Karson said that the gang violence would have occurred regardless of whether “Angel Town” was playing at the theater. “These guys hang around malls and theaters. You’d have the same problem if you showed ‘Bambi.’ ”
Karson said the area where the film was shown and not the content of the film itself is to blame for any problems. “If you were showing the film in Glendale, you wouldn’t have the gang violence,” he said.
Some people have compared the newly released “Angel Town” to the 1988 feature film “Colors,” which starred Sean Penn and Robert Duvall and was associated with gang violence in movie theaters around the country.
But, Karson said, the two movies are very different. “Colors is a cop movie that uses gangs as a backdrop,” he said. “Our movie is basically a family movie with gangs as a backdrop.”
“Angel Town’s” plot centers on a USC student who goes to live with a Latino family being harassed by a gang and includes several fight scenes between the gang and the protagonist.
The gang depicted in the film is a “composite” of different Los Angeles-area gangs, Karson said. The movie ends on a victorious note when the head of the gang is defeated and the rest of the gang members decide to go their own way rather than continue to bother the family.
Friday night’s showing was the first night of a 40-theater Southern California test marketing for “Angel Town,” he said, adding that it is targeted to men 18 to 25 years old. The movie is being shown in 10 theaters in eight Orange County cities.
Police officials in other cities where the movie is being screened said that while they are aware of the potential for gang violence in the wake of Friday’s incident, they are not increasing police presence.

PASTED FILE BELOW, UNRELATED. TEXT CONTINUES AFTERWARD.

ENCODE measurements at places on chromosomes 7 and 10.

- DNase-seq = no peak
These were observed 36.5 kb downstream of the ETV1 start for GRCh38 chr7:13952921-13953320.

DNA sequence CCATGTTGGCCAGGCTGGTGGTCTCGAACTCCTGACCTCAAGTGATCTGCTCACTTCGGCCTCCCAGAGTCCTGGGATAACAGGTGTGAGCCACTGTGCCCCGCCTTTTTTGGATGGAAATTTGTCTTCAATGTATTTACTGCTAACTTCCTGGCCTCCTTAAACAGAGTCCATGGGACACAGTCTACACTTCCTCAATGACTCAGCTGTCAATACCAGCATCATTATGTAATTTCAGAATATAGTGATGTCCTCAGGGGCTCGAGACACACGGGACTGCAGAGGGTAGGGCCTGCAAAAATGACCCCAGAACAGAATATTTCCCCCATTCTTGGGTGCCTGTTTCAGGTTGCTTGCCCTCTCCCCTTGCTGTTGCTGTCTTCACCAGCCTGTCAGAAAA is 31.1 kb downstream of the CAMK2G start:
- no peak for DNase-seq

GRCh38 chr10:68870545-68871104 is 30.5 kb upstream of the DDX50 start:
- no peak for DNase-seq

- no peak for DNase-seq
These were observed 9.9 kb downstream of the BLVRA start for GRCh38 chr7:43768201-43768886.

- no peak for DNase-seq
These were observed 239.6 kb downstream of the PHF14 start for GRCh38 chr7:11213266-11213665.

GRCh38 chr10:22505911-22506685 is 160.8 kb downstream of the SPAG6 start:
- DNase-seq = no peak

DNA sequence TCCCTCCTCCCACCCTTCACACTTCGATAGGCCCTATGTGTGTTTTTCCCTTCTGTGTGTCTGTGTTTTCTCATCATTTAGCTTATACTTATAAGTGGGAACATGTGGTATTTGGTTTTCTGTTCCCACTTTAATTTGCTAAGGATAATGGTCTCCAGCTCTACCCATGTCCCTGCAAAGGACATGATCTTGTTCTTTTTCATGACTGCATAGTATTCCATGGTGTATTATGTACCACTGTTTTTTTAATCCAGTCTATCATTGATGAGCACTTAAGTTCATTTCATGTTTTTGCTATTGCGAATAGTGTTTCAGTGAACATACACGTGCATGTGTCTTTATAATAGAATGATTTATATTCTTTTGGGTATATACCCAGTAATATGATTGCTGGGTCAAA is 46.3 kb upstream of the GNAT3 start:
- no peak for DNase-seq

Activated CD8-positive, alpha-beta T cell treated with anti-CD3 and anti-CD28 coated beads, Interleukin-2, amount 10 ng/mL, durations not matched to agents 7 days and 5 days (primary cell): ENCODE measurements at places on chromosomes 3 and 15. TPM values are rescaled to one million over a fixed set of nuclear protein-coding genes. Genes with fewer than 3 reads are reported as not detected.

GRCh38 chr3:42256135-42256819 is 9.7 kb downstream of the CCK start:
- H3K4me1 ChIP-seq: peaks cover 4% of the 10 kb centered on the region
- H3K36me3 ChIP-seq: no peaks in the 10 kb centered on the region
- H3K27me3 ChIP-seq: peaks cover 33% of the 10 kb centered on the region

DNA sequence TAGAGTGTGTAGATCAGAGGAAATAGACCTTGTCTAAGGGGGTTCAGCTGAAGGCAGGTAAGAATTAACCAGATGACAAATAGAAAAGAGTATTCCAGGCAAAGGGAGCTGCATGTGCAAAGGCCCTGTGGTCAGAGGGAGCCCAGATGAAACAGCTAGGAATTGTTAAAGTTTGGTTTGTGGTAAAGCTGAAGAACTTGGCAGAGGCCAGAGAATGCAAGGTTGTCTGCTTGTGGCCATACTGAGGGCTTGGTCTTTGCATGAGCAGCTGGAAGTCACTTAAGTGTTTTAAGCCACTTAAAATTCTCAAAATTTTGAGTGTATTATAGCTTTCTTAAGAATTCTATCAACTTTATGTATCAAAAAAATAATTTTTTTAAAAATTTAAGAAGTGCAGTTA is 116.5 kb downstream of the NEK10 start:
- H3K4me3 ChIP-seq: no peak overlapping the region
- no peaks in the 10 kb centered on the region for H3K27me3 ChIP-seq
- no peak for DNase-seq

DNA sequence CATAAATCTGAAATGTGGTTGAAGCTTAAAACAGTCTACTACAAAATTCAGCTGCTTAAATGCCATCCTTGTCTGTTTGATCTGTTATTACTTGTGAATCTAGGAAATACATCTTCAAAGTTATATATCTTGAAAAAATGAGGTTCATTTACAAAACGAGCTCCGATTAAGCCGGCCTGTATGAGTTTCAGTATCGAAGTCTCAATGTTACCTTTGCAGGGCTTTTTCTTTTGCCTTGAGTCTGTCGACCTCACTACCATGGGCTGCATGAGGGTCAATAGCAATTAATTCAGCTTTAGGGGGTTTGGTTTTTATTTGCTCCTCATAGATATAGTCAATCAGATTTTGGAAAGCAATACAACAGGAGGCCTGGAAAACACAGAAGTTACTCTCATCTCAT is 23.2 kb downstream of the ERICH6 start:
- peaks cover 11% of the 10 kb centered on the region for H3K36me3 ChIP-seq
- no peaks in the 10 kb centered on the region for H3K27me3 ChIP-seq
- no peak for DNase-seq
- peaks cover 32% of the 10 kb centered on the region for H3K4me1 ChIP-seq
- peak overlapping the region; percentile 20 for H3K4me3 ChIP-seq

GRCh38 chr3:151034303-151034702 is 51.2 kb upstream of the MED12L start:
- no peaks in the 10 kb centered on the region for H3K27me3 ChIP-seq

“I don’t think we are anticipating any problems,” said Anaheim Police Sgt. Fred Roush. “But if there are any problems, the drive-in will call us and we will be there.”
Westminster Mayor Charles V. Smith said he supports the decision to stop screening the film if it is determined to have spurred the violence.
“It could well be that movies like this one precipitate the problem,” Smith said. “If that’s the case, I would try to move it out.”
But he warned that the attention should not be on the content of the movie, but on the gang problem itself.
Views on Possible Ban
“The gangs caused the shooting,” he said. “The movie might have brought them to a particular place at a particular time. This is not a movie problem, it’s a gang problem.”
Councilwoman Anita Huseth said that if there appears to be a pattern of violence in other cities, then the movie should be banned.
“I think we need to take a closer look at the movie and perhaps have it removed,” she said.
But Santa Ana City Councilwoman Patricia A. McGuigan sided with the movie’s producer, saying that the film probably did not heighten tensions between gang members who live in her city.
“The fact that a large number of (gang members) went to the theater leads me to think that they had something planned before the movie,” McGuigan said, adding that she opposes censoring the movie in fear of potential gang violence.
“That would take away people’s First Amendment rights,” McGuigan said.